“Overpronation” occurs when the foot rolls excessively inward during the normal gait cycle. Danish researchers at Aarhus University looked at 927 healthy adults from ages 18 to 65 who were new to running.3http://pure.au.dk/portal/en/publications/foot-pronation-is-not-associated-with-increased-injury-risk-in-novice-runners-wearing-a-neutral-shoe(e15ae933-581c-4284-81ae-43d1b6084ec0).html They classified the volunteers into five groups: neutral pronation, overpronation, severe overpronation, underpronation, and severe underpronation. All runners were given the same model of lightweight, neutral running shoes, along with a GPS watch that tracked mileage. After one year, the group logged over 203,000 miles and developed 300 medically-confirmed injuries. Surprisingly, researchers found that overpronators and underpronators were not more likely to develop an injury. In fact, injury rates were higher among runners with neutral feet who covered at least 600 miles a year. Other unrelated studies have confirmed that choosing shoes based on comfort, rather than specified “motion control features” or pronation level yields the lowest rate of injury.
Researcher Rasmus Ostergaard Nielsen said that runners would be better off paying attention “to things like body mass, training, behavior, age and previous injury in order to prevent running-related injuries.”4http://well.blogs.nytimes.com/2013/06/26/the-myth-of-pronation-and-running-injuries/?_r=1 These things are all important, but we tend to agree with podiatrist Wayne Edwards who argues, “The vast majority of running injuries are due to poor foot function and poor muscle balance.”5http://www.theguardian.com/lifeandstyle/2012/feb/19/how-to-avoid-running-injuries A wide variety of foot shapes and arch types is perfectly normal. We have noticed that people with lower arches tend to find motion-control shoes most comfortable, average arched feet tend to prefer neutral shoe designs and people with higher arches tend to benefit from a little extra cushioning — but these are not across-the-board standards. We can counsel you on shoe choice options based on your feet to help make your next shopping trip a breeze, but it’s ultimately up to you to try on several different pairs of shoes, run around the store in them and decide what strikes your fancy.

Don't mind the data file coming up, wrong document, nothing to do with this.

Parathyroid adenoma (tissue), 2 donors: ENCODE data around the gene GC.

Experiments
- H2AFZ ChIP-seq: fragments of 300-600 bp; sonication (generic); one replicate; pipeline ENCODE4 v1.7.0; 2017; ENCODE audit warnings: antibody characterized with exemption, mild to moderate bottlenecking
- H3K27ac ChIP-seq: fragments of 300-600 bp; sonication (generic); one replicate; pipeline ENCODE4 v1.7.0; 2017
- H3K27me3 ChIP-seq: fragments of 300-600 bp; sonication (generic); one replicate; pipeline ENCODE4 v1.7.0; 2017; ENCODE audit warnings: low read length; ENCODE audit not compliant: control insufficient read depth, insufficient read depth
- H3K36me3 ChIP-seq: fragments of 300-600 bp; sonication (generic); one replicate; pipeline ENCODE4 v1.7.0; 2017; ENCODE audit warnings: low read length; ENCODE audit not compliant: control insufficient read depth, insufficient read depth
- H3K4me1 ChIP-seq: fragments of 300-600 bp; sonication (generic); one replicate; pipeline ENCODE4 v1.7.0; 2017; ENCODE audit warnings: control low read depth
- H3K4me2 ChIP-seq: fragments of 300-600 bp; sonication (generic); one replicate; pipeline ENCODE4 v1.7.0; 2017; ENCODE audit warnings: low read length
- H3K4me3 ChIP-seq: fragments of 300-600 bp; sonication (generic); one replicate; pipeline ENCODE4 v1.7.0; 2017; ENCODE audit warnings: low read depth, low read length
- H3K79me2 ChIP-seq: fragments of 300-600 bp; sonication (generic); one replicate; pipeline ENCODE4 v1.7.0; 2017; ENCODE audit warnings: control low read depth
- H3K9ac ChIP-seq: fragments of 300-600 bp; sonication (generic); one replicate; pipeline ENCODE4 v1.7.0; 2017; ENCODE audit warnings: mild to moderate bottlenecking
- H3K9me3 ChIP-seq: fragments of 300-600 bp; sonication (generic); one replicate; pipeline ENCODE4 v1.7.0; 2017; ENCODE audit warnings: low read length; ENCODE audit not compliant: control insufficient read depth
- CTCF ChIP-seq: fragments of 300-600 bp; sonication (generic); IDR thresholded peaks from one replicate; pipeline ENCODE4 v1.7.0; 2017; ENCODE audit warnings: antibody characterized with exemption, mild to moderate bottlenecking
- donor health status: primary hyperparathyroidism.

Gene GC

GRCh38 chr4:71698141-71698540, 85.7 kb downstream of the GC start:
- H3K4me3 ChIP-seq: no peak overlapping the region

Myth #4: Running on hard surfaces wears out your joints faster.
Reality: Humans are very resilient creatures. Force gets absorbed through the muscle, tendon, and cartilage of the feet, ankles, legs, knees, and hips. The body copes with stress and adapts to varying surfaces through the adjustment of stride — the bend in our hips, knees, and ankles, particularly. A study published in the Foot and Ankle International journal in 2008 found that the incidence of tendonitis increased ten-fold when people ran on softer surfaces like sand, compared to harder surfaces asphalt pavement.6http://www.ncbi.nlm.nih.gov/pubmed/18785416 As Dr. Stuart J. Warden, director of the Indiana Center for Translational Musculoskeletal Research at Indiana University, told The New York Times, changing your running surface “is much like increasing your mileage, changing your shoes or some other aspect of your training program,” meaning that any sudden, abrupt change can be damaging to the body.7http://www.nytimes.com/2011/07/19/health/nutrition/19best.html
We believe that trail running can be good for the body in that it uses different muscle groups and strengthens the body in different ways than road running. It’s also wise to reduce your risk of overuse injury by strength training to increase bone density, changing your stride to a lighter/faster/shorter length to reduce the force on the legs, and cross-training with cycling and other sports to use different muscle and tendon groups. Also, avoid taking on too much, too soon!
Do you have questions about running injuries in NYC? Contact The Center for Podiatric Care and Sports Medicine today.
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If you have any foot problems or pain, contact The Center for Podiatric Care and Sports Medicine. Dr. Josef J. Geldwert, Dr. Katherine Lai, Dr. Ryan Minara and Dr. Mariola Rivera have helped thousands of people get back on their feet. Unfortunately, we cannot give diagnoses or treatment advice online. Please make an appointment to see us if you live in the NY metropolitan area or seek out a podiatrist in your area.